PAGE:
Thursday, December 11, 2008

A Facebook Note- Controversy? Not yet.

Earlier this week, I found out about an exhibit in the HFAC about homosexuals. It depicts two men side by side. One of these men is a homosexual and the other is one who supports them or is an advocate for them in the sense of they love them, but don't necessarily encourage them to be practicing homosexuals. The photography is well done, it is not a violation of the Honor Code. The project was pulled earlier this month and then was hung again in a fairly recent move, rehung. The artist expressed gratitude for the University's decision to rehang the photos. The University claims that it was due to some "misunderstanding." Here's the link about it:,5143,705269360,00.html

So here follows an editorial that I would like to publish but probably won't.

When Jesus Christ began his ministry, He didn't exactly join the ranks of the socially prominent or the popular. He spent His time eating with publicans, the poor, the sick, and the needy. He spent his time with the people whom the Pharisees deemed "evil" or "unclean." Jesus came to minister to all men, but some were too blind to listen. Those who actually fully appreciated Christ's message the most were those who were perhaps in the worst circumstances. They took His message to heart and followed His commandments. The sinners forsook their sins and bore their crosses. Also those who experienced mental anguish or conditions that they could not change, loved Christ's message and followed him with all their hearts.

Recently, a series of photographs appeared in the HFAC at BYU, depicting BYU, active Mormons who are trying their hardest to live their faith and who happen to be gay. These are the kinds of people who pray and fast that they won't be gay anymore. They also pray that God will lift this burden from their backs, that someday they will marry and have a family, and that someday, they will feel loved by their fellow men. Many of them won't ever do anything to violate the Law of Chastity. They will have celibate lives, waiting for the day when they shall receive their eternal reward.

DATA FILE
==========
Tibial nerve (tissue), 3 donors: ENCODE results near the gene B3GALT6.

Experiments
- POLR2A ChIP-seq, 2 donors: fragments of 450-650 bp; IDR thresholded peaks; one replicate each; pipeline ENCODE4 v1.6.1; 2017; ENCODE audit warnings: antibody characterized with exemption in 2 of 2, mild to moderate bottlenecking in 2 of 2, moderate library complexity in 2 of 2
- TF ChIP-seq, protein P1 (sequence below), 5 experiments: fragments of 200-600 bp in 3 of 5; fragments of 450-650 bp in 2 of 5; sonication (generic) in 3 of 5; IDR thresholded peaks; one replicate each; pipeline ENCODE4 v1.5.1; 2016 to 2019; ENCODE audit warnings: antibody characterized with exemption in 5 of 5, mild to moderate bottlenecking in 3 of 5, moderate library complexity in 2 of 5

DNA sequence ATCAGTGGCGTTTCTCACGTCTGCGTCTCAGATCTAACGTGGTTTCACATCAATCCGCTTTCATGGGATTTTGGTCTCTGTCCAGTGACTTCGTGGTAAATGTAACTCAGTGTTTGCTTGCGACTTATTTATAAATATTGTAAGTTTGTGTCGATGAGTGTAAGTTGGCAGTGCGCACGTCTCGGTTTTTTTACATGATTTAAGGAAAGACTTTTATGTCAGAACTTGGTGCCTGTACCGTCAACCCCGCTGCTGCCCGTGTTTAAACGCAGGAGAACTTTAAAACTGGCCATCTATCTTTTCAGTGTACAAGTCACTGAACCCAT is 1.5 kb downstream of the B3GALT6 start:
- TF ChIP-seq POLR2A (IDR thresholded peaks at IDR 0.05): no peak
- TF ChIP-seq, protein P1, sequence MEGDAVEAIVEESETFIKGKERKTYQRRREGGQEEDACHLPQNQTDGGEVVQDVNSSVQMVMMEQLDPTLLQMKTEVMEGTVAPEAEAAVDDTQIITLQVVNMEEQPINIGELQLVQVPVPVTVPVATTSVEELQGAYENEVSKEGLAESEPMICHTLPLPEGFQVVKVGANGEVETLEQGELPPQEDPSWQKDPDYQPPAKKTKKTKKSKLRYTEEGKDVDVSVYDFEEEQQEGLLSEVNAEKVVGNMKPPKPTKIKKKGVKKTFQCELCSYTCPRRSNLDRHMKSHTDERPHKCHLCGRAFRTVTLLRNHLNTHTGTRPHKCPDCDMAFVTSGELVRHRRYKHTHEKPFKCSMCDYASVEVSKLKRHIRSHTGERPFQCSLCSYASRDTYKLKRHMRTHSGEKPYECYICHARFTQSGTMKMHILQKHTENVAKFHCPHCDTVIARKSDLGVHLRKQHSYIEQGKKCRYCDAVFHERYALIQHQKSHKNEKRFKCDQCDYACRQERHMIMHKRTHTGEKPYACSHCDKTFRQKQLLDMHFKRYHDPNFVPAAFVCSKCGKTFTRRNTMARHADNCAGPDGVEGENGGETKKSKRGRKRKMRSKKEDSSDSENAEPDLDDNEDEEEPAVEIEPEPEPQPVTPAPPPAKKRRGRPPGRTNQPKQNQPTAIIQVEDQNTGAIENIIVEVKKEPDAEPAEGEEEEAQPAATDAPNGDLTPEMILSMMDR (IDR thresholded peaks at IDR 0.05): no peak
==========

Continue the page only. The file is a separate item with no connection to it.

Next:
In these photos, it doesn't just shows a gay person. There is a person beside them, acting as their friend, their supporter in their quest. Neither one is identified as the one who is actually gay. In the end, they are both depicted as more than just people- they are children of God. They have a divine heritage and a divine destiny. They are trying to keep the commandments. And yet, as they face the world, they often feel criticized, abandoned, and cast off from God's love.

But here on the earth, they can't see that eternal reward coming soon enough. Many gays in the Church have committed suicide, in hopes that they will find peace in the afterlife. They feel immense pressure to become straight, to become the "perfect Mormon." They were told if only you had fasted a little more, if only you had been more faithful, then you could be straight. They weep. They mourn. And all they want is love.

With Proposition 8 and all the media surrounding it, the Church did not come off as friendly or particularly loving to gays inside the Church. This was an unfortunate PR move. I know the Church loves gay people, they really do, but they just don't express it very well. I was, however, saddened by the member's reaction to the whole situation. I came out of this, even as a straight, white, Mormon from Salt Lake, hurt and frankly very confused. I felt as if many attacks were aimed towards gay people themselves. And from what I have gathered from many gay members, who are trying to remain faithful, they came out of this situation, very hurt.

I am proposing we stop the hate speech this instant. I am proposing that the next time someone tells you they are gay, you don't immediately think of them as a sinner. I am proposing that we realize that in reality, Jesus Christ is their Lord and their God too. They have just as much as a divine past, present, and future as you do. Gays in the Church are trying very hard to live their lives. And all they need is a little love. Where can they turn for this love? Right now, they have very few places to turn. Mostly they turn to the liberal or "radical" members of the Church. I am asking, pleading, in fact, that we all become the source for love. Don't attach a stigma to them.

And for the last time. Please. Just love them. That's what they need right now more than anything.

As for the display- I am saddened that it was taken down. I am frankly quite angry that it was taken down. The photographer was encouraging BYU students to look at gays as people. He wasn't supporting homosexual behavior. But on the other hand, I am glad that it is back up now. Maybe now we can all come to love people more.

So, in conclusion. Love them. Love them. Love them. Love them. I don't care if you think people have problems who are gay, if you believe it is a mental condition, if you believe it is a test, or if you believe it is simply a matter of genes, here comes our test and our condemnation. I imagine when we reach the judgment seat of Christ one of the first questions He will ask is "Did you love your fellow man- including the gays?"

I hope and pray we can say yes.

I bear you my testimony that God loves all his children, not just the straight ones or the white ones or the perfect ones. I bear testimony that Jesus died for everyone.

May we remember these lessons, I pray.

1 comment:

Catherine said...

Controversy? You bet!


Loved this note. Loved the ensuing discussion. Wish it could have continued.

I am looking forward to 500 gallons of discussion on this topic when we return to BYU.